Negative temperatures are interesting and somewhat unusual, but not impossible or paradoxical. The terminology is more peculiar than the physics.
Negative temperatures can only occur in systems where the energy spectrum is bounded above. The canonical example is a collection of spins in a magnetic field. (In contrast, you will never see a negative temperature in an ideal gas.)
Temperature, if and when it is well defined, is the inverse-negative-slope of the log-probability-versus-energy curve. The case of an ordinary, prosaic positive temperature is shown in figure 1. The corresponding case of an infinite temperature is shown in figure 2. The corresponding case of a negative temperature is shown in figure 3.
You can always define a temperature for two-state system, since you can always draw a straight line through two points. In contrast, for a system with three or more states, things get much more complicated. We must keep in mind the distinct possibility that the system will not have any meaningful temperature at all, as illustrated in figure 4.
For more on the definition of temperature, and related issues, see reference 1.
We now move to the case of more than three states.
We shall see that if you think about it the right way, you realize that inverse temperature (β, i.e. beta) is what matters.
Let’s start by taking a tour of the spin system shown in figure 5. We start at the bottom, which represents a very cold system. The inverse temperature β is large. Now, as we add gradually energy to the spin system, β declines smoothly through zero, becomes negative, and eventually becomes large and negative at the top of the thermometer.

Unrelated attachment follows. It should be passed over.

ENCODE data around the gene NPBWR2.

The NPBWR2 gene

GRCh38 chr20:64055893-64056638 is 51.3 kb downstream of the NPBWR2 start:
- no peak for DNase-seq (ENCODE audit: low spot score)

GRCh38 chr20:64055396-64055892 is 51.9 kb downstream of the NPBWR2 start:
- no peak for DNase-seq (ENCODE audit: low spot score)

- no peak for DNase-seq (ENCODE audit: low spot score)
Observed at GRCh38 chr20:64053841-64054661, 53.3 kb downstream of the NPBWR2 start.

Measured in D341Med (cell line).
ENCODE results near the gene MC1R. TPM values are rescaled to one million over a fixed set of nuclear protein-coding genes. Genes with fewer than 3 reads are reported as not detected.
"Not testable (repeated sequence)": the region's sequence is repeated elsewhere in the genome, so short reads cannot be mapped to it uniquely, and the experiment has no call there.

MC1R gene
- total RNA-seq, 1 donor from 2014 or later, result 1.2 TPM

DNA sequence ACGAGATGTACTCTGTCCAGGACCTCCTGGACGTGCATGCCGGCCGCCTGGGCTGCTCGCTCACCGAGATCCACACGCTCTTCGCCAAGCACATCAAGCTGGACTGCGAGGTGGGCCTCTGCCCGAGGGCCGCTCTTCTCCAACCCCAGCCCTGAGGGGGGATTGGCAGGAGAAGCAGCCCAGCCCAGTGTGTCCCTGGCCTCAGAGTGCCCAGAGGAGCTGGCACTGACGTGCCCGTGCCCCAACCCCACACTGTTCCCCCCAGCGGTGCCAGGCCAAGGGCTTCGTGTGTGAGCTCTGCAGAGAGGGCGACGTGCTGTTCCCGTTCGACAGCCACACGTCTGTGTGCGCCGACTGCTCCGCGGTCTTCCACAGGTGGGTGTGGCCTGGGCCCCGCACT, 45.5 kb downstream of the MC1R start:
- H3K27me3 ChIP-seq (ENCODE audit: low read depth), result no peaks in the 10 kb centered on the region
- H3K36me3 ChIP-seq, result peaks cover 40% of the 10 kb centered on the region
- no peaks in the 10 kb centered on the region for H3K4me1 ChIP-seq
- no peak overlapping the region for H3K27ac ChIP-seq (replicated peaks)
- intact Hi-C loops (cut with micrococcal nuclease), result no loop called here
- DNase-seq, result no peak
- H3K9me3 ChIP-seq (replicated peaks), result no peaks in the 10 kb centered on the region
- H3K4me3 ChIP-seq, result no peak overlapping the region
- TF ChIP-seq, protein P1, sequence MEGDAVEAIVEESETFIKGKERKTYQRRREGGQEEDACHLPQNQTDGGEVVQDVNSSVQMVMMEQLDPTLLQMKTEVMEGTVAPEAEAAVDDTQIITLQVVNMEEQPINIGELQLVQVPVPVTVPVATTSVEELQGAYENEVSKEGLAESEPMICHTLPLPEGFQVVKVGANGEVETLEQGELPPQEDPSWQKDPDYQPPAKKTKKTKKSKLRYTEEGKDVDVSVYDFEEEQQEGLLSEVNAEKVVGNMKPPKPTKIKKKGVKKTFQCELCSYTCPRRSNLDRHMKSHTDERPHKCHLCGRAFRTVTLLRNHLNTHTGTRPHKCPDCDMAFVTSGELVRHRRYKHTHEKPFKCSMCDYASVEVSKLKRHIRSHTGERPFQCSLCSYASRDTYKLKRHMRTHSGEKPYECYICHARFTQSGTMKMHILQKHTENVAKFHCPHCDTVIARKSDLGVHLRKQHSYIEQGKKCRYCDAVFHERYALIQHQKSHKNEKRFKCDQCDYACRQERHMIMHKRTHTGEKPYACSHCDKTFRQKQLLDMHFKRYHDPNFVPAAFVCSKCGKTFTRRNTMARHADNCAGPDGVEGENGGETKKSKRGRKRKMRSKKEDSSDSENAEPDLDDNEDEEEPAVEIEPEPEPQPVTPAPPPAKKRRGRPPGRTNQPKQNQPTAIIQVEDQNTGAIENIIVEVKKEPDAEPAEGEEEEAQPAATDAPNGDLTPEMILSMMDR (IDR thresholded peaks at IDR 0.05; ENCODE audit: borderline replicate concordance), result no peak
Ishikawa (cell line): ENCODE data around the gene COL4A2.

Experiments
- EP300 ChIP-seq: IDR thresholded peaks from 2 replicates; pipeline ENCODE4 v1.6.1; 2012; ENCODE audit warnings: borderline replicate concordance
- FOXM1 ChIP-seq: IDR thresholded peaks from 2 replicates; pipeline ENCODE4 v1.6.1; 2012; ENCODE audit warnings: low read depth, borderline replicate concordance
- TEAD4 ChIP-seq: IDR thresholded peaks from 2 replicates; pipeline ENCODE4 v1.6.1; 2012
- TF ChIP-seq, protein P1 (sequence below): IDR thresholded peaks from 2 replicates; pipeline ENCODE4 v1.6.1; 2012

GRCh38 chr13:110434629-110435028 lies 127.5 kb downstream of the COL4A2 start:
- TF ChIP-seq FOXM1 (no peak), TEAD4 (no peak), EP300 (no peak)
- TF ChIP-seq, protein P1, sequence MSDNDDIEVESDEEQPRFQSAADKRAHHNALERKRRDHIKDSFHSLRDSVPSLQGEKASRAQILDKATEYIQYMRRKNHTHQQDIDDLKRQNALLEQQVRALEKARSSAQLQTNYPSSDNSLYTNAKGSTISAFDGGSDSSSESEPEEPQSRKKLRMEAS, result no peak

Similarly, the temperature starts out very small for the cold system. As we gradually add energy to the system, the temperature increases to +infinity, which is halfway up the thermometer. Temperature=infinity is synonymous with temperature=-infinity; both of them correspond to β=0. As we continue to add energy, the temperature increases from -infinity through the range of negative values up to some small negative value at the top of the thermometer.
At some point we need to ask what “hot” means. You might very reasonably think that T=∞ would be hot, indeed infinitely hot. That’s true, but it is also true that T=∞ is only halfway up the temperature scale in figure 5. So we might say that negative temperatures are “hotter than hot”.
It’s fun to use expressions such as “hotter than hot”, but after the fun wears off we are left with ambiguities. It’s not clear whether “hot” should designate high temperature (the middle of the scale) or high energy and strong negative polarization (the top of the scale). So I will duck the question. I hereby define the term toasty to refer to the top of the scale, where there is high energy and strong negative polarization. Meanwhile, the term high temperature unambiguously refers to the middle of the scale.